Why maintaining weight loss is tougher than losing weight…

weight loss

One of the big topics that came up from my recent request for what you wanted to know was…

How do I keep the ‘weight loss' off long term?

(…or words to that effect!)

When you step on the scales, it doesn't actually know whether it is weighing a human or a suitcase.

It just tells you how heavy the thing on it is!

Body weight does not discriminate between muscle mass (which we want to maintain or increase to promote longevity) and fat mass (which we generally want to keep relatively low).

So when we set a goal of ‘weight loss' our real aim should be losing body fat.

Losing fat mass isn’t necessarily easy, but unfortunately, that struggle pales in comparison to the challenge of keeping it off.

I could get very technical now and talk about the role the hormone leptin plays in this process.

In a sentence, leptin is our ‘satiety hormone’ that causes a reduction in food intake.

But we become leptin resistant, and the brain sees this as a sign of starvation, and drives increased appetite, and reduces energy expenditure… 

The result of this is increasing calorie intake and reducing calorie burn.

And the result of this is the excess calories being stored as fat (again!).

There are loads of theories around why this all happens but taking it back a gazillion years…

One idea is that humans (and animals) throughout evolutionary history have been on the brink of starvation, so they did two things:

1. Do anything they could to preserve energy.

2. When given the opportunity to get more energy, they ate as much as they could when they could.

I am pretty certain when cave (wo)man caught a Zebra, they didn’t look at the sun and the shadows and say:

“Hmmm… the 45 degree shadow tells me it is 2:30pm, I’ll wait until the shadows are longer at 7pm to eat my dinner.”

They ate the whole Zebra in one sitting… immediately!

Jumping back to modern times and our current environment, most of us now over consume calories on a daily basis.

For most people their job requires them to sit down for hours (preserving energy!).

When they are told by their bosses or the clock that it is lunchtime, they take the opportunity to get us much food in as they can, when they can, as their lunch break is only an hour.

Or worse…

You don’t even get up from your chair, you eat lunch on the go whilst deleting emails from your inbox, or checking out the cute kitten falling behind the TV on Facebook!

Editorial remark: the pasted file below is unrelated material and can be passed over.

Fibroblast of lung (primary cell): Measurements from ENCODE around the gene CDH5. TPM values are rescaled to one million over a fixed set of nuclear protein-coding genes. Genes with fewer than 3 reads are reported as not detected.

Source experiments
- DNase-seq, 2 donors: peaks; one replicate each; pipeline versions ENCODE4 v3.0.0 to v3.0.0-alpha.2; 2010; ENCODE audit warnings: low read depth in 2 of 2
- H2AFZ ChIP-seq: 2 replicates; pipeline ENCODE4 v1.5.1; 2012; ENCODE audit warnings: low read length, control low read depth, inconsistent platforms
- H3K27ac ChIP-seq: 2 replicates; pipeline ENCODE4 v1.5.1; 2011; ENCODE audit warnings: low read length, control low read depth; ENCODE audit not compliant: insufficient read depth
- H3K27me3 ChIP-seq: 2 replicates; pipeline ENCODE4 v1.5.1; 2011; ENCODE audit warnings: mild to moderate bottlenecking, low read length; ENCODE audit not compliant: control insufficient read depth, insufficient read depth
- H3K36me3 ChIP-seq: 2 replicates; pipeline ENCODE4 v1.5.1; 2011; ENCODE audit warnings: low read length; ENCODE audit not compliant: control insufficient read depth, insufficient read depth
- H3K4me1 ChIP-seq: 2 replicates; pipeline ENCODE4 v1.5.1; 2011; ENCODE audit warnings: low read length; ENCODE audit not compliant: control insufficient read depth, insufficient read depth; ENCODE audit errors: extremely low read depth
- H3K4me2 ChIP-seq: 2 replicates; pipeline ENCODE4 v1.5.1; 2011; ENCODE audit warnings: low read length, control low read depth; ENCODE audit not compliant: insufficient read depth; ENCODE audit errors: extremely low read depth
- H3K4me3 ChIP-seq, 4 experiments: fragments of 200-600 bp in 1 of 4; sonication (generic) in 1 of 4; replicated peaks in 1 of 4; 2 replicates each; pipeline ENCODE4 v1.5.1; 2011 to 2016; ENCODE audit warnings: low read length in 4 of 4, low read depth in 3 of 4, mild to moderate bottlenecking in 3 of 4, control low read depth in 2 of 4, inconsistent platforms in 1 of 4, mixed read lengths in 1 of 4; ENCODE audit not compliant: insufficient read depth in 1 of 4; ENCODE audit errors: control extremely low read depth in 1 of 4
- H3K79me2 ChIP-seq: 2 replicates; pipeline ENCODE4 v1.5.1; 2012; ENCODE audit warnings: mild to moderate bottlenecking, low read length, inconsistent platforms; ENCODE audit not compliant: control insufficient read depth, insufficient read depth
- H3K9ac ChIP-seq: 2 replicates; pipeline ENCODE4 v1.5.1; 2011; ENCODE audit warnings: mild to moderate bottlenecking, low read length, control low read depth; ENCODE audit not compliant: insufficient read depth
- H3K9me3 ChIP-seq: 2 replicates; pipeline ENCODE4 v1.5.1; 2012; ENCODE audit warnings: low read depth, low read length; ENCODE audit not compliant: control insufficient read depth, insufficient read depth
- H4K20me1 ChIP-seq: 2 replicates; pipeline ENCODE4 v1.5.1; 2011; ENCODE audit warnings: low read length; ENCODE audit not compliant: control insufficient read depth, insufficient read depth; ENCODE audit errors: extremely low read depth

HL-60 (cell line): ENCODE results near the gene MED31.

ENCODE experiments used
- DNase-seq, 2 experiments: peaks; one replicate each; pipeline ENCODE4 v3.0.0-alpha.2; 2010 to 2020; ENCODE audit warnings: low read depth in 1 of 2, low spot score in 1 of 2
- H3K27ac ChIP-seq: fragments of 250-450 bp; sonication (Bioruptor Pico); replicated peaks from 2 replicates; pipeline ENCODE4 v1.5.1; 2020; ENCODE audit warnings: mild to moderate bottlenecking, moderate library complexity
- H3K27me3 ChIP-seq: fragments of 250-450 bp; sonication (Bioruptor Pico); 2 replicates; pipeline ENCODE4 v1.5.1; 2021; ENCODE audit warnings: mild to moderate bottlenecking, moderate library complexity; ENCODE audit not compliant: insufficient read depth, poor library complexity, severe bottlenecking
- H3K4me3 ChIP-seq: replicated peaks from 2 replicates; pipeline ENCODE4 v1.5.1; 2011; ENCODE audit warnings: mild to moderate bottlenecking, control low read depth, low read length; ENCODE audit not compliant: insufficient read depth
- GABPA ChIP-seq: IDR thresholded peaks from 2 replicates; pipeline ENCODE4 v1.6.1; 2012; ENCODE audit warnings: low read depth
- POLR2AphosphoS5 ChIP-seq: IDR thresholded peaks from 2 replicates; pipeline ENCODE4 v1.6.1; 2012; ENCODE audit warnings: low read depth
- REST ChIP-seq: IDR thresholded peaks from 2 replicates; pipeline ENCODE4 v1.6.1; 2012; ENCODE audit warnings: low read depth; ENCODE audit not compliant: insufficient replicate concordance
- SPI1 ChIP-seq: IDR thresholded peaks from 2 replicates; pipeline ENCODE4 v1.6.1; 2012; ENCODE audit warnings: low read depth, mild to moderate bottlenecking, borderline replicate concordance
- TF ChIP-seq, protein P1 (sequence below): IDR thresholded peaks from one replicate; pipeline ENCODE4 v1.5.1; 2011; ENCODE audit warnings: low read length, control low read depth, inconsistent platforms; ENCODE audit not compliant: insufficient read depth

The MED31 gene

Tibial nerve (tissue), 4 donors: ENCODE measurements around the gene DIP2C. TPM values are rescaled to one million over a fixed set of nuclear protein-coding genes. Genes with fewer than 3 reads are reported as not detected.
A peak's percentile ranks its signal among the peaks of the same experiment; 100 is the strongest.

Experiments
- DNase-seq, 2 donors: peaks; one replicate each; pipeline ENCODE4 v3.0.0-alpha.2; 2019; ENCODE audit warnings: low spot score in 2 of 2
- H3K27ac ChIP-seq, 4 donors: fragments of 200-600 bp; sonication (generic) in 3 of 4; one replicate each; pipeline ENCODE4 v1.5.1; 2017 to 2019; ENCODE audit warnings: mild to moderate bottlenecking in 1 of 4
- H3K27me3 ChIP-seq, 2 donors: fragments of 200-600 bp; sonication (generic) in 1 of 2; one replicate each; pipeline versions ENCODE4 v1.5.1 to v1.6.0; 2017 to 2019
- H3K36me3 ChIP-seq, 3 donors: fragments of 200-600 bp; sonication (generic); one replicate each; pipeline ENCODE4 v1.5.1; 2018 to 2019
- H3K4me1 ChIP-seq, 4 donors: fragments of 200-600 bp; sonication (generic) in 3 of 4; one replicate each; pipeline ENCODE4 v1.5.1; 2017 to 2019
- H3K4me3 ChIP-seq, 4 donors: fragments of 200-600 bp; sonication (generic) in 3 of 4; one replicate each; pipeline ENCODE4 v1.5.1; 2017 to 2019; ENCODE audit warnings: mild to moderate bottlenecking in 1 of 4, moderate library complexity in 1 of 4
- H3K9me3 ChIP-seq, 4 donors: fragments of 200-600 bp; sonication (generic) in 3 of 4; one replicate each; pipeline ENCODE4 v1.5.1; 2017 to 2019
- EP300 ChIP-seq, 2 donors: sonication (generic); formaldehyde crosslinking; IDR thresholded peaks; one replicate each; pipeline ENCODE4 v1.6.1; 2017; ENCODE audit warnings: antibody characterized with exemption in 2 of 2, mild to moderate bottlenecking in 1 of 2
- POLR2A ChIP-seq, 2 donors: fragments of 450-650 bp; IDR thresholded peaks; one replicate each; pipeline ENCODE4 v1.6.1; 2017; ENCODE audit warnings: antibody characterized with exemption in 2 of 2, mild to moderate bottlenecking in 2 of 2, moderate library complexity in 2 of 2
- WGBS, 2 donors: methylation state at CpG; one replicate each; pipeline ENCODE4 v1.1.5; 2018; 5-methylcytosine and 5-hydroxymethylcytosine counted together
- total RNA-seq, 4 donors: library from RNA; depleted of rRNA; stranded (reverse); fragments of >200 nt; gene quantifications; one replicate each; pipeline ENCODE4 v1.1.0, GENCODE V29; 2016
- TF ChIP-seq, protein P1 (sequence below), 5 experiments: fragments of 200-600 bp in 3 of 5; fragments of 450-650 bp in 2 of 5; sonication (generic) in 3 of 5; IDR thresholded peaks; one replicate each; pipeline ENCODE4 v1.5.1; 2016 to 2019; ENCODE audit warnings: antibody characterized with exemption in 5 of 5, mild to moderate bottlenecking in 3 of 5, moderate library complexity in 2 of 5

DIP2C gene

So back to the question…

Why do I put weight/body fat back on?

Body fat cannot be created from nothing.

If more energy (calories) enters the system (your body) than is leaving it, then the system (your body) will grow.

Think of a bucket… if you keep pouring water into it, it will eventually overflow.

But if you started drilling holes into the bottom and sides as you were pouring the water in, it will delay the point of overflow, and at some point stop it happening as more water is leaking out than being poured in.

The water being poured in is you eating.

The holes being drilled are the effect of exercise/movement on your system. 

Frustratingly for us humans our fat cells don’t overflow…

When they get full they grow.

The process is WAY WAY WAY more complicated than this, and hormones play a massive role in the whole process, especially insulin. 

And there is nothing more frustrating that someone who is genetically built in a way to not store body fat as much as another (certainly not me, by the way) saying:

“Oh, it is simply a case of calories in and calories out…”.

This is simply someone who was born close to the finish line so thinks they have won the race.

But we must accept the principle of calories in and calories out is relevant.

More relevant though is in fact, the macronutrient breakdown (protein, fats, and carbohydrates) of what you eat.

Not all calories are created equal, and this goes back to the role of insulin.

When people eat a food containing carbohydrates, the digestive system breaks down the digestible ones into sugar, which enters the blood.

As blood sugar levels rise, the pancreas produces insulin, a hormone that prompts cells to absorb blood sugar for energy or storage.

And guess what cells absorb the blood sugar?

Yes, your fat cells.

Some does go to muscles… but if they are full, then it goes straight to fat cells.

This is why eating carbohydrates post workout is so beneficial:

1. It replaces used muscle glycogen (fuel in your muscles) to allow you to recover and have energy to get through your day (and for your next workout).

2. It means more of the carbs consumed are stored in your muscles and not the fat cells.

But… if you consume TOO many carbs NOT after exercise, most of them get stored as fat.

So 700 words later…

The answer to question of why maintaining weight loss is harder than losing it in the first place…

You are no longer moving enough and/or eating too many calories/carbs.

Q) What did you do to lose weight in the first place?

Probably reduced your calorie intake and/or increased your calorie burn (exercise and movement).

“Oh, but Chris… the way I ate to lose the weight wasn’t sustainable”


And this is why at Plan B Fitness we don’t do diets and we don’t offer quick fixes.

It's also why we don’t offer just nutritional advice or just workouts.

We deliver programmes that includes nutritional guidance, training, support and accountability.

If you are currently paying someone (PT or a gym) that only offers exercise, or a diet club that only offers nutritional advice…

And, they are promising transformational and long term results…

I truly believe they are doing you a massive disservice.

Borderline being dishonest.